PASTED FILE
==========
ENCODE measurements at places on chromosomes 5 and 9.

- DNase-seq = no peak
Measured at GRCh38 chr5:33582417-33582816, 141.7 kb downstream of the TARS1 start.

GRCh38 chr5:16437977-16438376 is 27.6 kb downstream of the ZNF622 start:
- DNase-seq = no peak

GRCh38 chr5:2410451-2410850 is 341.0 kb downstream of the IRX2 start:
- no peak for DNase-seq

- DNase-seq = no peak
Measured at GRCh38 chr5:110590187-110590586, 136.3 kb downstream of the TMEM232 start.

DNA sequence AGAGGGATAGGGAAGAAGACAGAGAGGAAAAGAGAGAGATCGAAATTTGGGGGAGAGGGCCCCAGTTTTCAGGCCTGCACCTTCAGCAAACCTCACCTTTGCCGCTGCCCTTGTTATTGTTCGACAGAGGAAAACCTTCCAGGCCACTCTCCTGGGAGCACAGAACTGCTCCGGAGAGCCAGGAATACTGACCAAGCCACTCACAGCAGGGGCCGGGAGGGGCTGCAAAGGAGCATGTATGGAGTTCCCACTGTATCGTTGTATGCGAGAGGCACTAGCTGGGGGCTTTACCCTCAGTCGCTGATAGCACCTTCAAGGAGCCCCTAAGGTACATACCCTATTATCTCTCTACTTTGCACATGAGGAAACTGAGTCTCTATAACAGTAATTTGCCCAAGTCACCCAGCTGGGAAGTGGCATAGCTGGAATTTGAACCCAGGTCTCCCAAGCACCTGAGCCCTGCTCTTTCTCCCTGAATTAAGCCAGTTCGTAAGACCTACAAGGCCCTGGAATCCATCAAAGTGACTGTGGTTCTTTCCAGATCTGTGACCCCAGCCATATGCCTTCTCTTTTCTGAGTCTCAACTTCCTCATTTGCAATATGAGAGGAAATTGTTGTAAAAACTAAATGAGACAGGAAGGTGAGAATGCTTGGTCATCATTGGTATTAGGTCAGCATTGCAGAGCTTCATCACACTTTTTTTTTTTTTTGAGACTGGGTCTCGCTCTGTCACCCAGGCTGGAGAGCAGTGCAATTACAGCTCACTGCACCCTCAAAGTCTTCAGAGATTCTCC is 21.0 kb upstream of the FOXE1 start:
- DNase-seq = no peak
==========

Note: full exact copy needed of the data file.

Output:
ENCODE measurements at places on chromosomes 5 and 9.

- DNase-seq = no peak
Measured at GRCh38 chr5:33582417-33582816, 141.7 kb downstream of the TARS1 start.

GRCh38 chr5:16437977-16438376 is 27.6 kb downstream of the ZNF622 start:
- DNase-seq = no peak

GRCh38 chr5:2410451-2410850 is 341.0 kb downstream of the IRX2 start:
- no peak for DNase-seq

- DNase-seq = no peak
Measured at GRCh38 chr5:110590187-110590586, 136.3 kb downstream of the TMEM232 start.

DNA sequence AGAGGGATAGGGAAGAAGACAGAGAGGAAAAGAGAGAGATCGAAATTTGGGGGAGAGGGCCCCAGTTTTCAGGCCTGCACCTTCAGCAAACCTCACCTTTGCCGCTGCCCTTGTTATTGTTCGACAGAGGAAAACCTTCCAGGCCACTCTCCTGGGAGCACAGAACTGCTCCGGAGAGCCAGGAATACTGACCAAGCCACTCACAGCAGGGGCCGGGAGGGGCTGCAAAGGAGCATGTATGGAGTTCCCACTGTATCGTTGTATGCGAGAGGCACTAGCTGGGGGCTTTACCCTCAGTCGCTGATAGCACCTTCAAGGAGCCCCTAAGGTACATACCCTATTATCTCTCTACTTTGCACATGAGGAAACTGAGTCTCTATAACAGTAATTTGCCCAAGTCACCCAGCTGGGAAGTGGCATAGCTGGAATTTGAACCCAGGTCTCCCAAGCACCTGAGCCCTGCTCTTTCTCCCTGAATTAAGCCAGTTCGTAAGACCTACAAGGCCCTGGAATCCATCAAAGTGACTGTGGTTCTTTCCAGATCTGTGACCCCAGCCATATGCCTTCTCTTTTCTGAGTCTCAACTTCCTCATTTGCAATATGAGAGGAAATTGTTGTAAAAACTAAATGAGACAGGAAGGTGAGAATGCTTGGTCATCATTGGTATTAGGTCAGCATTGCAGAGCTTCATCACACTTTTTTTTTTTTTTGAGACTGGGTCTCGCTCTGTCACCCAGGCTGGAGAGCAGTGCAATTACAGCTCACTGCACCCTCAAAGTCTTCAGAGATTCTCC is 21.0 kb upstream of the FOXE1 start:
- DNase-seq = no peak